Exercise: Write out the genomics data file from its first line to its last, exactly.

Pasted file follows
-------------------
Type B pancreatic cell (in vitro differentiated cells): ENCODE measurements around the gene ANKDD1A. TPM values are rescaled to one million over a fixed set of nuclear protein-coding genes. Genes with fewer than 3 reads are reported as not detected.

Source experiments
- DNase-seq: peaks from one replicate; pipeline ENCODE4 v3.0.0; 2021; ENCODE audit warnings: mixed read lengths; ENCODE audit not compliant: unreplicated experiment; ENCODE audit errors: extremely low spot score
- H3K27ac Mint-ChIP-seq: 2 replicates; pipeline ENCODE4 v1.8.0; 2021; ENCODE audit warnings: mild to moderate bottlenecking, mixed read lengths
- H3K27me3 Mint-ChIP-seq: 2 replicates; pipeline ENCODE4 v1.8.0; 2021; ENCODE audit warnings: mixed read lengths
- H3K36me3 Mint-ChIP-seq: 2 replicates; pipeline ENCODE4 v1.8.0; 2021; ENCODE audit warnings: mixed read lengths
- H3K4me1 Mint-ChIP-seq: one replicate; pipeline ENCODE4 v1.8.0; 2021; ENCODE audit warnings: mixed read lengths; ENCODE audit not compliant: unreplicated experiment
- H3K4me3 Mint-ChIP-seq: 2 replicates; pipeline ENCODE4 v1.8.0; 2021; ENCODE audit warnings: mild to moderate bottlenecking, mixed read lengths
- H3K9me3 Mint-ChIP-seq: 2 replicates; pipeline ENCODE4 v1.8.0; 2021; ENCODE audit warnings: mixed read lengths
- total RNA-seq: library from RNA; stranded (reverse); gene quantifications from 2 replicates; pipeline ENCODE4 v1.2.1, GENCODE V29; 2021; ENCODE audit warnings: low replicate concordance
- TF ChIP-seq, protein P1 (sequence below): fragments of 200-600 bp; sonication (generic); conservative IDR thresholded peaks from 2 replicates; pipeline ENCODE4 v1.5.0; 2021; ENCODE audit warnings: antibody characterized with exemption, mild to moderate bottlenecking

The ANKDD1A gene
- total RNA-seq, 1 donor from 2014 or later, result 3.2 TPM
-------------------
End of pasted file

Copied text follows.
Type B pancreatic cell (in vitro differentiated cells): ENCODE measurements around the gene ANKDD1A. TPM values are rescaled to one million over a fixed set of nuclear protein-coding genes. Genes with fewer than 3 reads are reported as not detected.

Source experiments
- DNase-seq: peaks from one replicate; pipeline ENCODE4 v3.0.0; 2021; ENCODE audit warnings: mixed read lengths; ENCODE audit not compliant: unreplicated experiment; ENCODE audit errors: extremely low spot score
- H3K27ac Mint-ChIP-seq: 2 replicates; pipeline ENCODE4 v1.8.0; 2021; ENCODE audit warnings: mild to moderate bottlenecking, mixed read lengths
- H3K27me3 Mint-ChIP-seq: 2 replicates; pipeline ENCODE4 v1.8.0; 2021; ENCODE audit warnings: mixed read lengths
- H3K36me3 Mint-ChIP-seq: 2 replicates; pipeline ENCODE4 v1.8.0; 2021; ENCODE audit warnings: mixed read lengths
- H3K4me1 Mint-ChIP-seq: one replicate; pipeline ENCODE4 v1.8.0; 2021; ENCODE audit warnings: mixed read lengths; ENCODE audit not compliant: unreplicated experiment
- H3K4me3 Mint-ChIP-seq: 2 replicates; pipeline ENCODE4 v1.8.0; 2021; ENCODE audit warnings: mild to moderate bottlenecking, mixed read lengths
- H3K9me3 Mint-ChIP-seq: 2 replicates; pipeline ENCODE4 v1.8.0; 2021; ENCODE audit warnings: mixed read lengths
- total RNA-seq: library from RNA; stranded (reverse); gene quantifications from 2 replicates; pipeline ENCODE4 v1.2.1, GENCODE V29; 2021; ENCODE audit warnings: low replicate concordance
- TF ChIP-seq, protein P1 (sequence below): fragments of 200-600 bp; sonication (generic); conservative IDR thresholded peaks from 2 replicates; pipeline ENCODE4 v1.5.0; 2021; ENCODE audit warnings: antibody characterized with exemption, mild to moderate bottlenecking

The ANKDD1A gene
- total RNA-seq, 1 donor from 2014 or later, result 3.2 TPM